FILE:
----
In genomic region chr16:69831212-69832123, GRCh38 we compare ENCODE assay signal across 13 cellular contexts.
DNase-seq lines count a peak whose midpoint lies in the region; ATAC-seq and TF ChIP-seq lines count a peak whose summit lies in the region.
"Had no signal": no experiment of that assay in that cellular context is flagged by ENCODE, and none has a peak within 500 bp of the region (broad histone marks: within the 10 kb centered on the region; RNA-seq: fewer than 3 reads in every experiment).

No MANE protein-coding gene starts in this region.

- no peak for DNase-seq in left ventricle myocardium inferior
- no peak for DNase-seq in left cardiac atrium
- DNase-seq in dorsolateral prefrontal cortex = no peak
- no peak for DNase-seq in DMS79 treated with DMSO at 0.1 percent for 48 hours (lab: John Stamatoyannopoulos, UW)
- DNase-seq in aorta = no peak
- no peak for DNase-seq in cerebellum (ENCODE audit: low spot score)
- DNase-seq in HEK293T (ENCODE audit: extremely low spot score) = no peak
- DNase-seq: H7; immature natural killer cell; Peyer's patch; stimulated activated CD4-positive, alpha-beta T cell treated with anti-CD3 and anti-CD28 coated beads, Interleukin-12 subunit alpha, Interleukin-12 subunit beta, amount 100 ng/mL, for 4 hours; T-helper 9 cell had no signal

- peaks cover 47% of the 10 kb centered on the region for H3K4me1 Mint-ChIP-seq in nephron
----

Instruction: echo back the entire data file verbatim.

In genomic region chr16:69831212-69832123, GRCh38 we compare ENCODE assay signal across 13 cellular contexts.
DNase-seq lines count a peak whose midpoint lies in the region; ATAC-seq and TF ChIP-seq lines count a peak whose summit lies in the region.
"Had no signal": no experiment of that assay in that cellular context is flagged by ENCODE, and none has a peak within 500 bp of the region (broad histone marks: within the 10 kb centered on the region; RNA-seq: fewer than 3 reads in every experiment).

No MANE protein-coding gene starts in this region.

- no peak for DNase-seq in left ventricle myocardium inferior
- no peak for DNase-seq in left cardiac atrium
- DNase-seq in dorsolateral prefrontal cortex = no peak
- no peak for DNase-seq in DMS79 treated with DMSO at 0.1 percent for 48 hours (lab: John Stamatoyannopoulos, UW)
- DNase-seq in aorta = no peak
- no peak for DNase-seq in cerebellum (ENCODE audit: low spot score)
- DNase-seq in HEK293T (ENCODE audit: extremely low spot score) = no peak
- DNase-seq: H7; immature natural killer cell; Peyer's patch; stimulated activated CD4-positive, alpha-beta T cell treated with anti-CD3 and anti-CD28 coated beads, Interleukin-12 subunit alpha, Interleukin-12 subunit beta, amount 100 ng/mL, for 4 hours; T-helper 9 cell had no signal

- peaks cover 47% of the 10 kb centered on the region for H3K4me1 Mint-ChIP-seq in nephron